Microsoft gets big patent verdict overturned

A district court vacates an April ruling that would have had Microsoft being forced to pay $388 million in a patent infringement case.

A federal court on Tuesday reversed an earlier ruling that Microsoft's product activation technology infringed on another company's patent, overturning a $388 million verdict in the case.

In a ruling on Tuesday, the court vacated the earlier decision and decided the case in Microsoft's favor.

"We are pleased that the court has vacated the jury verdict and entered judgment in favor of Microsoft," Microsoft spokesman Kevin Kutz said in a statement.

Tuesday's ruling is the latest twist in a case that has had plenty of them. Microsoft initially won a summary judgment ruling, which would have ended the case in its favor, but Uniloc appealed that ruling and a federal appeals court last year ruled that the case needed to go to trial with regard to two counts.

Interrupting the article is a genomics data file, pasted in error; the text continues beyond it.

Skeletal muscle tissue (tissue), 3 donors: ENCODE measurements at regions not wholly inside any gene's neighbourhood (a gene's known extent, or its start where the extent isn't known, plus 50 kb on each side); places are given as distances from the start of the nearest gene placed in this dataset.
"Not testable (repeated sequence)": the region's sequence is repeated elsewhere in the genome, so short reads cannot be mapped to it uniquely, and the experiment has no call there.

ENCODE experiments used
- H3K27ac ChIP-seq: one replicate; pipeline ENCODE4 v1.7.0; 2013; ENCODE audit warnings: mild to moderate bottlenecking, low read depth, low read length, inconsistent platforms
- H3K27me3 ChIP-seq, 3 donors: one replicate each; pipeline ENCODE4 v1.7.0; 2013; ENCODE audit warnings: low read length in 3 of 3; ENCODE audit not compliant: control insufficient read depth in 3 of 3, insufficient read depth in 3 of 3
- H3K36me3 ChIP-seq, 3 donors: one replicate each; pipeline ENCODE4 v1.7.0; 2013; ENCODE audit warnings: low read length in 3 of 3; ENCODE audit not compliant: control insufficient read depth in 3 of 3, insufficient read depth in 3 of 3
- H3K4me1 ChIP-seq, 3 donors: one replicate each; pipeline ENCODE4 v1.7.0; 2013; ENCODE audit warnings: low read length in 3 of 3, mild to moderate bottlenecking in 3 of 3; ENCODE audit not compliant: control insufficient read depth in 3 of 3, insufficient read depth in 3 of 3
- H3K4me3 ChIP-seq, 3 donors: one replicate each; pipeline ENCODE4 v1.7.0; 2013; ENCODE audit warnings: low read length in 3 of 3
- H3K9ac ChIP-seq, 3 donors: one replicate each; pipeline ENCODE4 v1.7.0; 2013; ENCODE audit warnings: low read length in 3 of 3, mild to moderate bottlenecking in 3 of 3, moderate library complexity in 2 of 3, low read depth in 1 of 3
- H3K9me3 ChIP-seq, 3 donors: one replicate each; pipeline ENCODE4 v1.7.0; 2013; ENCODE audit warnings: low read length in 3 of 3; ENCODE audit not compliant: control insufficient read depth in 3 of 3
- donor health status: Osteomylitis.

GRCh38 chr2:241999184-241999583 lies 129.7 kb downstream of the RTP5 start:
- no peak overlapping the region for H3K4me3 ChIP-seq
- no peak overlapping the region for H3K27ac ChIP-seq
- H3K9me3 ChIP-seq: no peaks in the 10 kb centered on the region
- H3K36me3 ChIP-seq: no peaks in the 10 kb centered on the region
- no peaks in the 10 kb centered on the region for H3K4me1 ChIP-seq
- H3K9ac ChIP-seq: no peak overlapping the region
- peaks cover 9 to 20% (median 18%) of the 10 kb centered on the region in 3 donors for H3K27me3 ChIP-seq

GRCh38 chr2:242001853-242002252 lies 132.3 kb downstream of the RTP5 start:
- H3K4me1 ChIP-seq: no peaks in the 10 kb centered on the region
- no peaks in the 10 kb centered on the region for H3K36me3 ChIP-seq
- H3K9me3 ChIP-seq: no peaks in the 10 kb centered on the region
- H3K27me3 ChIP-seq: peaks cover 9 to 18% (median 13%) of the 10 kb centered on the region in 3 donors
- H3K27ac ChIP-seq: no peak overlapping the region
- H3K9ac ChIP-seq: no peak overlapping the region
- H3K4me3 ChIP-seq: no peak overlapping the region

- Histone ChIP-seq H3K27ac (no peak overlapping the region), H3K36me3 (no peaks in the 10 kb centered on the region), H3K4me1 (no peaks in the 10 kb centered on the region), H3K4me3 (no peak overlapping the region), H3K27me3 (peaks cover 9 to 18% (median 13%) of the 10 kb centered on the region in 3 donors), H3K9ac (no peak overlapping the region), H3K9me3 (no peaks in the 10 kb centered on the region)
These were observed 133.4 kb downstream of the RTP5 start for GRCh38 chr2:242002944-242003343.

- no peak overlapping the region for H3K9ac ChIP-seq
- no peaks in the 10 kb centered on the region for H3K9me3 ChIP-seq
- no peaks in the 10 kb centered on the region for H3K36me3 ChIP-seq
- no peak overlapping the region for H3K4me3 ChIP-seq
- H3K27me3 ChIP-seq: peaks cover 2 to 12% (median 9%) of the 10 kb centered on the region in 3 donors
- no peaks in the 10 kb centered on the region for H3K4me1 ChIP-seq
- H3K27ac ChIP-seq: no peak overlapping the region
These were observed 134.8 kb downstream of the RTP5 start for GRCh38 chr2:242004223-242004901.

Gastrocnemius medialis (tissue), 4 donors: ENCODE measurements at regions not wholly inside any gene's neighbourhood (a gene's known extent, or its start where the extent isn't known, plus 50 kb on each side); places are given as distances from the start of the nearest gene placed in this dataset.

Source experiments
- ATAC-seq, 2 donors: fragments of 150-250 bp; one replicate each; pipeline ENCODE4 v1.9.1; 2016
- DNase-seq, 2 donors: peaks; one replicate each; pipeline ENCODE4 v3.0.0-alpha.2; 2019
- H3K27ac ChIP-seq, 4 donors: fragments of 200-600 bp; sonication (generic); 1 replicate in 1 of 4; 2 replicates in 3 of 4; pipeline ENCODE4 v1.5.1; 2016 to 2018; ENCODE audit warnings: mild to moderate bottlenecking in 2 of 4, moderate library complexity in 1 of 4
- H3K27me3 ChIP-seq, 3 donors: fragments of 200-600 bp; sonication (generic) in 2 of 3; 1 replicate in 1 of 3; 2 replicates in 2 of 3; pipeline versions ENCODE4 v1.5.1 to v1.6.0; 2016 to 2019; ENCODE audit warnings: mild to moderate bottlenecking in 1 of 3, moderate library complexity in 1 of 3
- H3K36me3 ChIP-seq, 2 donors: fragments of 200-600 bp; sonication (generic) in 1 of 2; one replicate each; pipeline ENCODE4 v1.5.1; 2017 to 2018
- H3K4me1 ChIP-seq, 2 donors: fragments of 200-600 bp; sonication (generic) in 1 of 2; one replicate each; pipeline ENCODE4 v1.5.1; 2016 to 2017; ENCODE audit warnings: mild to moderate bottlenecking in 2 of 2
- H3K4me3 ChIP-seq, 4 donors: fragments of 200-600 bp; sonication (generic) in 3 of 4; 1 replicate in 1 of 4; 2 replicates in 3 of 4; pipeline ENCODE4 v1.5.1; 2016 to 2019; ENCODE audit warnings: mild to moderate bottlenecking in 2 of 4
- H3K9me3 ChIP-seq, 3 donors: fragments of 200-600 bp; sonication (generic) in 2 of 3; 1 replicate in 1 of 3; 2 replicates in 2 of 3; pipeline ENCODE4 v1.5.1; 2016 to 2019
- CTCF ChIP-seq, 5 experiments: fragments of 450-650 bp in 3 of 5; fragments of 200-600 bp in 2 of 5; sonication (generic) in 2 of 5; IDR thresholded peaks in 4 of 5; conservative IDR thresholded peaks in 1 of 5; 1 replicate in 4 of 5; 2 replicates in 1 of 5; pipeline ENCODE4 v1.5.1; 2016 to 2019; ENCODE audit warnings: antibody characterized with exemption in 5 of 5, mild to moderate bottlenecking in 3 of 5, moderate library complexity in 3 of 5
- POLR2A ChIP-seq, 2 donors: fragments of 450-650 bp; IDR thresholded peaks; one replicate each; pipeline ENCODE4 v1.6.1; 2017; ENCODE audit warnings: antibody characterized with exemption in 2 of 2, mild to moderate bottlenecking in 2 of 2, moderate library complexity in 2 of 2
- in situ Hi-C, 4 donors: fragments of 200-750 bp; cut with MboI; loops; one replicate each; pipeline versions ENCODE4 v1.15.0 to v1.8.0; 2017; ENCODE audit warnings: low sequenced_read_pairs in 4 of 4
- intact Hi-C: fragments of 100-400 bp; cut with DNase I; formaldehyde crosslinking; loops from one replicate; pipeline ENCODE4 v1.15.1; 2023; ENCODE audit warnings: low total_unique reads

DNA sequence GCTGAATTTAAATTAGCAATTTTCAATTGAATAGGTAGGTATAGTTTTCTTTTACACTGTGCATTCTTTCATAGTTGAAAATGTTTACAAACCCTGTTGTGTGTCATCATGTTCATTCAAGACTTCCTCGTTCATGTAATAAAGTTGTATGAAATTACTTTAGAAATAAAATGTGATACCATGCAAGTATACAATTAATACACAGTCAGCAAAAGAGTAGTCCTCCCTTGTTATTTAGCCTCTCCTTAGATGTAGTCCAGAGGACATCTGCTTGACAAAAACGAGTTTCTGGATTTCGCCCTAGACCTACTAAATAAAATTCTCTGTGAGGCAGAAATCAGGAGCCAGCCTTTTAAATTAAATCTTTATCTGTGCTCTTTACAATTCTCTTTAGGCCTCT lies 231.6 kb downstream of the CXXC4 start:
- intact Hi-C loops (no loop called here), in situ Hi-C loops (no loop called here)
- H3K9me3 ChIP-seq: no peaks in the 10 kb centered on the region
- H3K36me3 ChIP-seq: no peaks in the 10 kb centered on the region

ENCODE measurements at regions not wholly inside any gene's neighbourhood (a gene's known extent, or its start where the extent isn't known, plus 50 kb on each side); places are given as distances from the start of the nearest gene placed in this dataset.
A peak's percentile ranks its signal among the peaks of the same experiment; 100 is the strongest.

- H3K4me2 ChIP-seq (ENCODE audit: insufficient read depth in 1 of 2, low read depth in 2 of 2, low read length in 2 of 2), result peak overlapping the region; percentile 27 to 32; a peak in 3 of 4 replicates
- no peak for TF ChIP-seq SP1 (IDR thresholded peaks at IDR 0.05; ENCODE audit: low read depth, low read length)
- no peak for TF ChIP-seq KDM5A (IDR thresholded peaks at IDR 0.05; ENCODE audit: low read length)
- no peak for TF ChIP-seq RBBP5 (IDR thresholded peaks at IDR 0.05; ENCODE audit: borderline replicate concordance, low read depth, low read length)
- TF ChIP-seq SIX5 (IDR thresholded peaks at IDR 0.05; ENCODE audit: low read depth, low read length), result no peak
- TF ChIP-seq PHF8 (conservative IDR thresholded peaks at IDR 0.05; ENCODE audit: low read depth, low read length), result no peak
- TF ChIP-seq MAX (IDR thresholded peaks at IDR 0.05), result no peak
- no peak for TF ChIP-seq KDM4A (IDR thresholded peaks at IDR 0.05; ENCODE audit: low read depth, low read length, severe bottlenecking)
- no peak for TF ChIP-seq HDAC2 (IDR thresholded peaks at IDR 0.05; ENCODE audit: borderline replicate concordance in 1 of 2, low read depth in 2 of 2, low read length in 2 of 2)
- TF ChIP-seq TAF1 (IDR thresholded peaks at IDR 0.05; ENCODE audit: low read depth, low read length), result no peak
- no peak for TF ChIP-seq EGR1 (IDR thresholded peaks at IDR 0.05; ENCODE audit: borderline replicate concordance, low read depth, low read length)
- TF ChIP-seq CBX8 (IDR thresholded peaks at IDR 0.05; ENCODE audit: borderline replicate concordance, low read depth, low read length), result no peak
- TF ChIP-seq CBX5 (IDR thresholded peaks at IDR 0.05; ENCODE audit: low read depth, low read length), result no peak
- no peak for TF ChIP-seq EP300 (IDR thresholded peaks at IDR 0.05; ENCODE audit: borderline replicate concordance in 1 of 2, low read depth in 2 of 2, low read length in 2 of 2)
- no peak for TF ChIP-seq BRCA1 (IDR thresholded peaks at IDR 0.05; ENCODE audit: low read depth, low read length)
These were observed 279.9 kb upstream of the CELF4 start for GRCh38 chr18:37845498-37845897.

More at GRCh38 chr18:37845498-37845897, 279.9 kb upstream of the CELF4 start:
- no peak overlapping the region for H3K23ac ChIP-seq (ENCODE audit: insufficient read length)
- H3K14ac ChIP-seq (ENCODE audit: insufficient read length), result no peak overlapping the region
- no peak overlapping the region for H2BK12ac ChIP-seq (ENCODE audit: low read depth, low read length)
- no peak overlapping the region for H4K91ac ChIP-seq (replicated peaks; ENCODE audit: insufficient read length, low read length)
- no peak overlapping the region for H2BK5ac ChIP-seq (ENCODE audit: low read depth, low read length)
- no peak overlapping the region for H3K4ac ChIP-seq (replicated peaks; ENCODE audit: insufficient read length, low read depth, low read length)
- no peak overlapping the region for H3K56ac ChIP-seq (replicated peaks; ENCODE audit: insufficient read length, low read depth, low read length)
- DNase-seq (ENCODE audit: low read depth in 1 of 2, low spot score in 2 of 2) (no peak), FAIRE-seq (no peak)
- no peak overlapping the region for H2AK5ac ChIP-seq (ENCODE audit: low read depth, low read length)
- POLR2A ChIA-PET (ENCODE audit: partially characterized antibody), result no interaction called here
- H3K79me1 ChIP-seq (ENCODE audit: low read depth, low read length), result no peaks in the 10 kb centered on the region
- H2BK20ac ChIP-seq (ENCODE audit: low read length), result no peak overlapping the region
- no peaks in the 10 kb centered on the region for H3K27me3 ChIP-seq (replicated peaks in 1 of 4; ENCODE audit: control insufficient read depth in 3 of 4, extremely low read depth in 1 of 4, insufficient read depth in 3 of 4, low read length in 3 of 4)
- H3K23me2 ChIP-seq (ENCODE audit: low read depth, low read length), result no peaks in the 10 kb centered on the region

The victory in the Uniloc case comes as Microsoft is awaiting the result of an appeal in another patent case in which the custom XML feature in recent versions of Word was found to infringe on patents held by Canada's I4i. If it fails in its appeal bid, Microsoft faces damages of more than $200 million in that case as well as an injunction that would halt sales of word with the infringing feature.

About the author

    During her years at CNET News, Ina Fried has changed beats several times, changed genders once, and covered both of the Pirates of Silicon Valley. These days, most of her attention is focused on Microsoft. E-mail Ina.

     

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